The magazine and newspaper businesses are further down the digital path than are we book publishers. (Of course, just because there is such a path doesn’t mean that all businesses are going to have to progress all the way along it. Different businesses will doubtless have different outcomes.) Talking New Media tells us Lessons can be learned from ‘the old days’ of print publishing in the magazine business. (Link via Publishing Executive Insight.) Well maybe. The main lesson seems to be that management are all ignoramuses. I’ll bet that nobody working in any business hasn’t said (or at least thought) this at one time or another. And of course, until they have the blind luck to hit on the perfect strategy, all managers will tend to look like they are flailing about in the dark — as of course they are. Mr Hebbard reveals that the way forward is to follow the money. It doesn’t matter if it’s an e-book or a p-book, the important thing is to separate readers from their cash.

I guess that may count as a lesson learned, but it’s not really a media-specific idea. We can’t help thinking that other types of media should have lessons for us. We all know about the music business — prematurely written off by the commentariat, and the gaming business, which just because it sells strongly is held up as a model to us. From time to time we’ve tried to learn from newspapers and get advertising for the blank pages at the back of our books. It always seems to collapse into adverts for other similar books from our own backlist. Must just be the wrong lesson. In fact books have less in common with newspapers, music videos, and digital games than they do with many non-media products. Few people need another handbag; few people need another book — you can always read one you’ve owned for years, borrow a copy from a friend, or go on the waiting list at the library. But handbags and books get sold. The Economist recently did a piece on the piano business, and it struck me as having more in common with book publishing than do many of the industries we are often compared with. I’d not be altogether amazed if the future of the book business were not rather similar to the course of the piano business. For years Steinway have dominated the industry — almost all concert grands are Steinways. Bösendorfer, an Austrian manufacturer was recently taken over by Yamaha, who pretty much own the lower-price end of the market. In 1980 an Italian company was founded by Paolo Fazioli dedicated to making the best possible pianos. Fazioli pianos sell in the range of $200,000, rather more than Steinway’s, whose cheapest piano will cost you a mere $63,000. Mr Fazioli’s pianos have to be preordered; they are custom made for every buyer, and you have to wait about six months to get one. “Fazioli pianos have a clear, bell-like presence and an even line of sound” says Stephen Carter of Juilliard School which owns 275 Steinway pianos, more than anyone else in the world. They have one Fazioli and have two more on order The Economist tells us. Now books are different of course, but like pianos they’ll always be in demand, and people will be willing to pay a premium to get a good one.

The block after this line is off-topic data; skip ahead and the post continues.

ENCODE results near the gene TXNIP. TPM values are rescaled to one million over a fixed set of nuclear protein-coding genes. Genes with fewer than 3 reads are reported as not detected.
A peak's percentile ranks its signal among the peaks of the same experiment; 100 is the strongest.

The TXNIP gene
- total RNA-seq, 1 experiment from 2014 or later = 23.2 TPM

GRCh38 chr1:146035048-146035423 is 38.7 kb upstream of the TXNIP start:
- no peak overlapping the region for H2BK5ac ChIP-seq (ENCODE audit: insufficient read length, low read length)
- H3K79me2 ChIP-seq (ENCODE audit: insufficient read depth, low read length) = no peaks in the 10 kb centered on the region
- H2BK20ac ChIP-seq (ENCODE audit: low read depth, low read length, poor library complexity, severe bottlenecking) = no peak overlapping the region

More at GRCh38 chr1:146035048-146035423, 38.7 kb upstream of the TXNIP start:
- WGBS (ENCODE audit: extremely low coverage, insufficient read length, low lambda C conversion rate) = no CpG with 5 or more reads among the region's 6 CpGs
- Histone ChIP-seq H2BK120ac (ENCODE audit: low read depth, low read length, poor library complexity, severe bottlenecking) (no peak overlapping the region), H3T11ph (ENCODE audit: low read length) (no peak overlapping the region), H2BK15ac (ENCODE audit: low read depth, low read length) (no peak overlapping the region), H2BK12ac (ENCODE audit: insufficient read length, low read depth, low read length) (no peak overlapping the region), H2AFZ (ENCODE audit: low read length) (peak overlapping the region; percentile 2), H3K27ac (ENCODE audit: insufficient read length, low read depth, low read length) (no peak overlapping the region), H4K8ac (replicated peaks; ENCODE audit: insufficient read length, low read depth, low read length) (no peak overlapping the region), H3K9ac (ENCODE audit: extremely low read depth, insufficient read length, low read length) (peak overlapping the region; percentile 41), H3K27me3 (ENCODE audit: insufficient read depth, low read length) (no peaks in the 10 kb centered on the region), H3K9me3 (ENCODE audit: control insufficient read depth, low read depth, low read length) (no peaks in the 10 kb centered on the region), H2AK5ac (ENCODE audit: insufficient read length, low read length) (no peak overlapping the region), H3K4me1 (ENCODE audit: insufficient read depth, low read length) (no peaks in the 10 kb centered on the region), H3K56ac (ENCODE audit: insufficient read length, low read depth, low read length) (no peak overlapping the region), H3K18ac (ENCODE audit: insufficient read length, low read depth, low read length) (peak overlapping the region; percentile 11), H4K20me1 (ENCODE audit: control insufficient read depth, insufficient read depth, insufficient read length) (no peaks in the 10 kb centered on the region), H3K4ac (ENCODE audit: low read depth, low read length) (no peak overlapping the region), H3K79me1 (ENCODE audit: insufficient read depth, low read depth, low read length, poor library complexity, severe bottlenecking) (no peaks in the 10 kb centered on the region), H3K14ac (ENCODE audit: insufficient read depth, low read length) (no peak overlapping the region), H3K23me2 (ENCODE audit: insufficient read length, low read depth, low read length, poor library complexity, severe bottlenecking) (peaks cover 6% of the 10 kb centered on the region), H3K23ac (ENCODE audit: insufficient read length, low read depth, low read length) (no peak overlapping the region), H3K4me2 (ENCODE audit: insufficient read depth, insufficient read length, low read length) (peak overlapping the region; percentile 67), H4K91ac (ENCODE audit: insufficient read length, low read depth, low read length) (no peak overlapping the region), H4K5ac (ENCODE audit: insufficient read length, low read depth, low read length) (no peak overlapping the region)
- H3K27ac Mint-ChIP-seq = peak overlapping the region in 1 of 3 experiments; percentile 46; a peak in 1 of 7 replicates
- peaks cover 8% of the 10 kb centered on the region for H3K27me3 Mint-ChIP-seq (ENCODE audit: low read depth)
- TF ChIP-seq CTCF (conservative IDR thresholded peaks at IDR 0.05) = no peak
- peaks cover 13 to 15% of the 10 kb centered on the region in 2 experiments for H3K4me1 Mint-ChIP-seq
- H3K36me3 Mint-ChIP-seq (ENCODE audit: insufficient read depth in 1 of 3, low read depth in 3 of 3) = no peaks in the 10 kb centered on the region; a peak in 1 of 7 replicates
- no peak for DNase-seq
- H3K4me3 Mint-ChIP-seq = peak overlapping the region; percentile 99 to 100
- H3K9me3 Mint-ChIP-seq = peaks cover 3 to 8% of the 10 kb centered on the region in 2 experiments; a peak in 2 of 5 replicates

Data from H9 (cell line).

Among all the doom and gloom about magazines we can see signs of change. What’s happening to them is an unexpected growth of specialized titles appealing to smaller audiences than the older business was accustomed to. It’s harder to make money selling fewer copies of course, but just because it’s no longer easy, it doesn’t mean it’s a disaster.

Sure books are a media format, but only part of our business is a mass media business. Even if trade publishing were to be drowned out by other entertainment media and disappear, books will still be published, and dare I suggest printed.

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